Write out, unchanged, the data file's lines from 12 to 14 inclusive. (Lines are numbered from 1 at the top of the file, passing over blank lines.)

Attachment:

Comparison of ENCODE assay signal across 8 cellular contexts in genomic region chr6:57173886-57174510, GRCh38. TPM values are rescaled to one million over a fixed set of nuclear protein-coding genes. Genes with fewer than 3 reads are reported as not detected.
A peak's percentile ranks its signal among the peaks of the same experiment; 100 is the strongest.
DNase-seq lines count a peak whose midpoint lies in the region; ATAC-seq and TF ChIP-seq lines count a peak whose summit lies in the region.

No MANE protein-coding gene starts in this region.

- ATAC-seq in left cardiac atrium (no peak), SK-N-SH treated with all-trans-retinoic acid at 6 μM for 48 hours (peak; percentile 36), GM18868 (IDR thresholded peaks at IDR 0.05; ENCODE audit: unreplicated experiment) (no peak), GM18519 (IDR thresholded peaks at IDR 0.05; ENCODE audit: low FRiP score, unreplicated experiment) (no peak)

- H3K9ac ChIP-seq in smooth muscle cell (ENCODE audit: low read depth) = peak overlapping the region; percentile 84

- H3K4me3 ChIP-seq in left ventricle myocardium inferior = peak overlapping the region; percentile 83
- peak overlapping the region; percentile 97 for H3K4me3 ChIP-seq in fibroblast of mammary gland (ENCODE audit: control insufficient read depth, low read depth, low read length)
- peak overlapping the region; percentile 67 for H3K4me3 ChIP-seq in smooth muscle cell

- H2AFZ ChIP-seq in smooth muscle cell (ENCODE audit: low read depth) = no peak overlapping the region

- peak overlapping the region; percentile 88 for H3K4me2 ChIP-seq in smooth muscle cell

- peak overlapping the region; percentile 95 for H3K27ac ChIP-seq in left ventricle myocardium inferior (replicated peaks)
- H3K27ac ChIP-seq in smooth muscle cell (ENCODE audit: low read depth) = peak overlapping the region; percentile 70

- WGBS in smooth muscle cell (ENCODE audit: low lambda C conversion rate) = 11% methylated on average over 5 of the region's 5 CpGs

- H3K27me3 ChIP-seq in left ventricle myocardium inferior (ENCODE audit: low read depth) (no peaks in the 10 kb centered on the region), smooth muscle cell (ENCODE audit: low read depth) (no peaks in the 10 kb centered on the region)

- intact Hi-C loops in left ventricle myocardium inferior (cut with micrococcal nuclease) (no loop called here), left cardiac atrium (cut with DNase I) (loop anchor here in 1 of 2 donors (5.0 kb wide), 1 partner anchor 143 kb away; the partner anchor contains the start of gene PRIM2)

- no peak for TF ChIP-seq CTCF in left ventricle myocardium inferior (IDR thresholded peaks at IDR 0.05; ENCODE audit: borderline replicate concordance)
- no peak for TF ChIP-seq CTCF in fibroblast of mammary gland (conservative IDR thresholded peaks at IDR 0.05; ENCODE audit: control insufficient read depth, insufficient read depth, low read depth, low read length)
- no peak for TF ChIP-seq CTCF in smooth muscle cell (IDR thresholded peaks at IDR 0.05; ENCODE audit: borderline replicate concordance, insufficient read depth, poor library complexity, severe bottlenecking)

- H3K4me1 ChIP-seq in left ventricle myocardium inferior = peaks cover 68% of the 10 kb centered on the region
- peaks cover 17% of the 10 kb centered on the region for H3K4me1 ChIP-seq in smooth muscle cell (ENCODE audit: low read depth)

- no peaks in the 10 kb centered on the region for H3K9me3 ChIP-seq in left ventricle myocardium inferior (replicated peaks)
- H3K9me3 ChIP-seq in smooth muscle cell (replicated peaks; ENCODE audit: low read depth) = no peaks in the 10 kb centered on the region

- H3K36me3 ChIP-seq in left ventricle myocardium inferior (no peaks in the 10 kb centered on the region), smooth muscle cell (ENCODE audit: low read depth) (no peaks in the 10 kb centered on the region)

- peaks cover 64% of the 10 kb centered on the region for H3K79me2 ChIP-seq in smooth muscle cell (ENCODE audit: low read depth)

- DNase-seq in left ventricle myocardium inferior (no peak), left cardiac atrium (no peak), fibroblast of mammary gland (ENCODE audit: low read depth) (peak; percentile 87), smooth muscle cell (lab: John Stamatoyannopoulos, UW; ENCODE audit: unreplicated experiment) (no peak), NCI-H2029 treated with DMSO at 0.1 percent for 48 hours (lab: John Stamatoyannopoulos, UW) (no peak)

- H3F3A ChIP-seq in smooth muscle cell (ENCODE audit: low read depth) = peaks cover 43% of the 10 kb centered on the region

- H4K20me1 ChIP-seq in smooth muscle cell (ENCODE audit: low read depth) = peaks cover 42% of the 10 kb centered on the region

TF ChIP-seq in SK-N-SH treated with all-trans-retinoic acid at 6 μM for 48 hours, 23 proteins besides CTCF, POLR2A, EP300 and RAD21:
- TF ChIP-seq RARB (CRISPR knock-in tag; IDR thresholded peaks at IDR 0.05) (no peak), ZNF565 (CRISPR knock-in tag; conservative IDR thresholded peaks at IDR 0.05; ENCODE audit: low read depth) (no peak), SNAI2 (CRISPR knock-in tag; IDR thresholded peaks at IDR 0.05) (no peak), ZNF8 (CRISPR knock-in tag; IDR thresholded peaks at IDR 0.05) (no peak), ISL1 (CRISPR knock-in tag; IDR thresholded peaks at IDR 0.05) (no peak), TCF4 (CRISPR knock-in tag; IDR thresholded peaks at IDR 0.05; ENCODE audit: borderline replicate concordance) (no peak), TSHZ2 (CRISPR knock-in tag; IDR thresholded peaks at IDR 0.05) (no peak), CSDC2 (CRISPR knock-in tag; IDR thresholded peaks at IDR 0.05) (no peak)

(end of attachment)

- peak overlapping the region; percentile 95 for H3K27ac ChIP-seq in left ventricle myocardium inferior (replicated peaks)
- H3K27ac ChIP-seq in smooth muscle cell (ENCODE audit: low read depth) = peak overlapping the region; percentile 70

- WGBS in smooth muscle cell (ENCODE audit: low lambda C conversion rate) = 11% methylated on average over 5 of the region's 5 CpGs